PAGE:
Emerging contaminants such as pharmaceutical residues, pesticides and even PFAS are coming under intense scrutiny in Europe, laying the foundation for a booming market for advanced treatment technologies. Regulation of emerging contaminants is expected in an update to the Urban Wastewater Treatment Directive, due for adoption by the European Commission in early 2022, while the revised Drinking Water Directive – adopted in 2021 - includes limit values for PFAS and endocrine disruptors. As the regulatory picture continues to develop, some regions of Europe are pressing forward with wastewater treatment projects targeting micropollutants. First-mover Switzerland is rolling out a €1 billion programme to upgrade WWTPs with fourth-stage treatment until 2035, while there has been a growing pipeline of projects in Sweden and Germany. A focus on reducing pollution at source means industrial users must also be part of the solution. GWI is convening a multi-stakeholder meeting to assess the emerging contaminants regulatory landscape and the treatment solutions required to secure the quality of Europe’s waters.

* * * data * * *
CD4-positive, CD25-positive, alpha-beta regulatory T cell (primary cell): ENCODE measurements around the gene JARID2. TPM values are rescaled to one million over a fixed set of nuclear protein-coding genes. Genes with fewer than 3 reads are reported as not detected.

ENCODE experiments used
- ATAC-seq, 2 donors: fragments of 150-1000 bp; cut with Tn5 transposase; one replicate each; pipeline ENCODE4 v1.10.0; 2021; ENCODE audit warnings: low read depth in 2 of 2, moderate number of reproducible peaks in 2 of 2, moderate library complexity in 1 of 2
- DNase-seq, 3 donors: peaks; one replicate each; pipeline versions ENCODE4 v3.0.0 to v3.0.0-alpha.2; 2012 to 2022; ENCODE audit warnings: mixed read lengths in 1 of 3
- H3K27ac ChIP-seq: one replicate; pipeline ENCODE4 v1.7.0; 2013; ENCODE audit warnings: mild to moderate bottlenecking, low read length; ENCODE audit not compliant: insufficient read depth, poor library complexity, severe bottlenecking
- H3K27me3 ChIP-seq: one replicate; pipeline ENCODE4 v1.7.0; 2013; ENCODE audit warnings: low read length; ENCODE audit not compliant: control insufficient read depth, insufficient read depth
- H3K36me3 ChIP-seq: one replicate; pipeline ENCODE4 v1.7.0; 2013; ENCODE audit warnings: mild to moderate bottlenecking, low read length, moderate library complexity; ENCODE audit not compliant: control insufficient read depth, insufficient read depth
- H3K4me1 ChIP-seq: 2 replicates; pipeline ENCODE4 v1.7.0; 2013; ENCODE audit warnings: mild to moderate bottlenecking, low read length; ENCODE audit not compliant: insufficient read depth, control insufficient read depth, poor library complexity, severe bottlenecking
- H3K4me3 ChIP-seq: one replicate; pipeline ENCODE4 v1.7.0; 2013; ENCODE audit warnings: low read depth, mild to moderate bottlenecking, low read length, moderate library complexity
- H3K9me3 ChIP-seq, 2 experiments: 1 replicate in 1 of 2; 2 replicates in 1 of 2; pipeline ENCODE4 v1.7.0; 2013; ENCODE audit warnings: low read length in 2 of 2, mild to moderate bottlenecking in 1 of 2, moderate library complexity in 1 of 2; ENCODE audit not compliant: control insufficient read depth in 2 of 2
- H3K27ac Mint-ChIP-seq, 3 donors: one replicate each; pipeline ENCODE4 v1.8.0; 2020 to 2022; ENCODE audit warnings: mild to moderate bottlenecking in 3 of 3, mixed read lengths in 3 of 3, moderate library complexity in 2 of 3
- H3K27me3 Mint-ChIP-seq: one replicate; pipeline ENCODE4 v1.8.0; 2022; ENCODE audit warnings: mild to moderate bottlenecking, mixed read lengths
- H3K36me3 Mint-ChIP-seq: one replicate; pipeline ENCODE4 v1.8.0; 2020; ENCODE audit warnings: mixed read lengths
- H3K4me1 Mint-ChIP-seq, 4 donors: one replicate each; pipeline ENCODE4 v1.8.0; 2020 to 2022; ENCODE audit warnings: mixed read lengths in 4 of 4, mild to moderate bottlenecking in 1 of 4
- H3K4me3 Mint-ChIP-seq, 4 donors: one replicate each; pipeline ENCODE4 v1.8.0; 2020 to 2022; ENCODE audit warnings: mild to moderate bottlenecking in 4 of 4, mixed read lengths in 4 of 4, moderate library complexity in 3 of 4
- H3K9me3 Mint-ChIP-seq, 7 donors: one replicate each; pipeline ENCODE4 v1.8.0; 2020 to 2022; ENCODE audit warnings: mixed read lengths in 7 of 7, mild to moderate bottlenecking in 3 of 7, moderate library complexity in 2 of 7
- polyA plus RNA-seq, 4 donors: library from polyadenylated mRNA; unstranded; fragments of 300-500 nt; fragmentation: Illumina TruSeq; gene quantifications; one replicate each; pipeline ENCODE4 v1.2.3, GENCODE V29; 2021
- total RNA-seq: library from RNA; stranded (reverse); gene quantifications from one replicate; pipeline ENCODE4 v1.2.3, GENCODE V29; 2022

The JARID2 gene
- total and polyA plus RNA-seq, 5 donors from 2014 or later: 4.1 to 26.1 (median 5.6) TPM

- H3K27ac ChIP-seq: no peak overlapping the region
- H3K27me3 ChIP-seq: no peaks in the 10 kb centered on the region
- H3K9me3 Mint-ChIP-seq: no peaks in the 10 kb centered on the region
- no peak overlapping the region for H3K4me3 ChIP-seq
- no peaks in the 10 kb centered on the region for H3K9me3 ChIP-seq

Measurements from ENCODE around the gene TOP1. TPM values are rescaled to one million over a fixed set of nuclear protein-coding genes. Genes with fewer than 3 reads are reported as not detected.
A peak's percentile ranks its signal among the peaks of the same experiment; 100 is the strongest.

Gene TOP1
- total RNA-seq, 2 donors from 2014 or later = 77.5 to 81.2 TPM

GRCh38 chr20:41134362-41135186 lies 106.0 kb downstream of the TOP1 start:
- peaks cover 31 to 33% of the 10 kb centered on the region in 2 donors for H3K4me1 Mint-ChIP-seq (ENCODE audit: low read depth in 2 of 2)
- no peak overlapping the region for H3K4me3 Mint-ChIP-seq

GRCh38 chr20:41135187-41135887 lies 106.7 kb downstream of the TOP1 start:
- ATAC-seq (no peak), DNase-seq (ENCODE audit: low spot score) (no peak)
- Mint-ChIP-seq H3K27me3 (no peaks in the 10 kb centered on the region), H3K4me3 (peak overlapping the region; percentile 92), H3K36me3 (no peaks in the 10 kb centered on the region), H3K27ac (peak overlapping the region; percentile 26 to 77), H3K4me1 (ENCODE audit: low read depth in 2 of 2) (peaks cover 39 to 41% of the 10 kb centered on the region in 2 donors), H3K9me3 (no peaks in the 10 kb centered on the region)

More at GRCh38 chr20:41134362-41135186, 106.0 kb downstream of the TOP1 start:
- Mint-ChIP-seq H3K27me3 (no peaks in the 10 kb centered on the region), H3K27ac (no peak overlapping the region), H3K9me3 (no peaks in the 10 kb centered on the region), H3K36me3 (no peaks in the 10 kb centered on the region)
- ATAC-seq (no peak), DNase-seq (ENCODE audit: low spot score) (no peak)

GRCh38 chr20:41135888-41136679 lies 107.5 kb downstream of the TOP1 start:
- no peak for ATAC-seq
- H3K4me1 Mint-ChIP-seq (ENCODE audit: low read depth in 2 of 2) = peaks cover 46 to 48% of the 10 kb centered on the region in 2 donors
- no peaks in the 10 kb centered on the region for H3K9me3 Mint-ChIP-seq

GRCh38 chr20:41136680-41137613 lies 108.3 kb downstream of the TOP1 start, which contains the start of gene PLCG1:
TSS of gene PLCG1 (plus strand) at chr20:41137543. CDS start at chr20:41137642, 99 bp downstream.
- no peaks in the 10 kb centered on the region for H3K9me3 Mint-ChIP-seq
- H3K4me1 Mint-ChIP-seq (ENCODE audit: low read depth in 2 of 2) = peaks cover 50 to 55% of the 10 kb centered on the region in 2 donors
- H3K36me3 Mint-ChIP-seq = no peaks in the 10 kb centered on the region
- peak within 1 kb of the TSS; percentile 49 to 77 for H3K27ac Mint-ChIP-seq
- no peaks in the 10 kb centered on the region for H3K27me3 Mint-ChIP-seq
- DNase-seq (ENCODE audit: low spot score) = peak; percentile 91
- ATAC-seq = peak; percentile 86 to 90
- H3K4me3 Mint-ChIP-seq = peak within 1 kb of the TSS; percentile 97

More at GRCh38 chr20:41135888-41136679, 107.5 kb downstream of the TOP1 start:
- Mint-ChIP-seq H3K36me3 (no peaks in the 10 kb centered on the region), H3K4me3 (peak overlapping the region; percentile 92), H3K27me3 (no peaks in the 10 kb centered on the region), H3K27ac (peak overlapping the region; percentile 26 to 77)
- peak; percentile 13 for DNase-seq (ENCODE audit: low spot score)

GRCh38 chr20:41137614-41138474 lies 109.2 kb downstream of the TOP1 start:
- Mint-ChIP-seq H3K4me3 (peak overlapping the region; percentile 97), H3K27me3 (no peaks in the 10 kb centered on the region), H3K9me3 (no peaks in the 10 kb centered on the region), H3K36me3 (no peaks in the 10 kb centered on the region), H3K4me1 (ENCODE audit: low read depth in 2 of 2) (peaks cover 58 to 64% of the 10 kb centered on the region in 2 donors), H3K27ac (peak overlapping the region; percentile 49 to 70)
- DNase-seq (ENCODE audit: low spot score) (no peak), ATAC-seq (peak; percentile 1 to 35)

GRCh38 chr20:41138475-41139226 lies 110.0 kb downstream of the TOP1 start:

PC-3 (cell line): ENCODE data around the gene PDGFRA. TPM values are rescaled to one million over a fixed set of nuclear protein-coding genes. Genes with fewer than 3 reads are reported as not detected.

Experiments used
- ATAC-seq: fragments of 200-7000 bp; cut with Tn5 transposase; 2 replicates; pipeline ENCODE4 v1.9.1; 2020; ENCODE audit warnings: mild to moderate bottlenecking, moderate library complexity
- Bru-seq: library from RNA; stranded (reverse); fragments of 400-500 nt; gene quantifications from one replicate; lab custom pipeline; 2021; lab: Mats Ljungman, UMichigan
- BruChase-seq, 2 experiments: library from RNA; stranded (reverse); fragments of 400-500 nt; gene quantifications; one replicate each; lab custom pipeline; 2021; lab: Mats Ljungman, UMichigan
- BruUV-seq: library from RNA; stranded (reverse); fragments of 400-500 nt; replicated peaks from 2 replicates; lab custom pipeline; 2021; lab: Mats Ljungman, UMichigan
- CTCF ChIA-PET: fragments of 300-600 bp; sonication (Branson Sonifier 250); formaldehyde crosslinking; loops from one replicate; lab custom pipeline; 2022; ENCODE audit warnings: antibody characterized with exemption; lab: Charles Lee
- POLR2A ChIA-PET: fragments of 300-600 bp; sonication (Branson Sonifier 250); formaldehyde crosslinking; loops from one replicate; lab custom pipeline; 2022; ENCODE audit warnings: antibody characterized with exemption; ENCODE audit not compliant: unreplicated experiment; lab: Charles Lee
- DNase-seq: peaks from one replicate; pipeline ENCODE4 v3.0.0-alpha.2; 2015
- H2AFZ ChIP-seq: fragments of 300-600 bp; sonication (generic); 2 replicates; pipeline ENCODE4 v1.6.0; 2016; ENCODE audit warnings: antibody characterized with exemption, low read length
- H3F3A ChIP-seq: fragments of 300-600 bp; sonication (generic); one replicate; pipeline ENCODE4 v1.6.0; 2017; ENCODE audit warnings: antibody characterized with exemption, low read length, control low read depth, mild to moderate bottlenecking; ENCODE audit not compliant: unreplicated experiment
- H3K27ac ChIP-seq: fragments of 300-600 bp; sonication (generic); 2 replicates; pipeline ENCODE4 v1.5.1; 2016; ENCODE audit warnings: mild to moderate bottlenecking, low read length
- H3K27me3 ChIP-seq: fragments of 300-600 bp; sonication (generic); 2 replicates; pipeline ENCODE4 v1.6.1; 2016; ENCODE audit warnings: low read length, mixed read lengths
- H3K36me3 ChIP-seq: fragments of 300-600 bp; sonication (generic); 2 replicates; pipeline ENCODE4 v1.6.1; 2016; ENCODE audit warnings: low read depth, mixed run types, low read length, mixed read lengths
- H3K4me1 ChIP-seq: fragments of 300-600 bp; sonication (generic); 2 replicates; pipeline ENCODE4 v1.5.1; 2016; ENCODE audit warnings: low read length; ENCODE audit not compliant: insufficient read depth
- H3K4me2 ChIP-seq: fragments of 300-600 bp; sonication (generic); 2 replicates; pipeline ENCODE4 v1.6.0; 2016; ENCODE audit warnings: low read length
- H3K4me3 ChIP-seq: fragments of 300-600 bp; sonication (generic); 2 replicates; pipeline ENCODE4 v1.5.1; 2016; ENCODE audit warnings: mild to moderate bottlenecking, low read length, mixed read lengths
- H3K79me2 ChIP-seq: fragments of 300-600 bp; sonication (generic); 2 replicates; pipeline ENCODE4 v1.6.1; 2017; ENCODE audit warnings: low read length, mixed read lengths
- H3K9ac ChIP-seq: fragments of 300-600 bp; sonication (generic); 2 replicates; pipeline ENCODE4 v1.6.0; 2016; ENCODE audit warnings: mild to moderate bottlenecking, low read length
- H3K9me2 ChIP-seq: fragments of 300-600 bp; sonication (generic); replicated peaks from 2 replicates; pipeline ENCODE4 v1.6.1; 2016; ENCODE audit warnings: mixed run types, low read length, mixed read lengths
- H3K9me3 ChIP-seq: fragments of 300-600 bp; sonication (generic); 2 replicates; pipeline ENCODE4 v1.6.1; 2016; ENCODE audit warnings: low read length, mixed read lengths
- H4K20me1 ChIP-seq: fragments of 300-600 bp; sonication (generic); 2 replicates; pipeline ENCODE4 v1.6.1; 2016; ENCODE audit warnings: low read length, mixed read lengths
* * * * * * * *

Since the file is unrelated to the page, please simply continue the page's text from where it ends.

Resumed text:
Platform Familiarisation & Introductions
Pioneers; Hear from the first-movers who have been involved in initiatives to meet the emerging contaminants challenge.
Early Adopters; Get an idea of the key regions and strategies central to the next wave of fourth-stage treatment process adoption.
Technology Debate; Get insights on the current technological landscape and innovation trends, exploring how ozone, activated carbon, and other advanced treatment processes can address stricter discharge requirements.
Open Networking Session
Industry experts will take part in three discussion panels highlighting the perspective of the pioneers, the early adopters, and the technology specialists. Each panel will be followed by an Audience Q&A where you can pose your questions to the speakers.
The meeting will end with an open networking portion where you have the opportunity to meet and network directly with speakers and other attendees in small groups.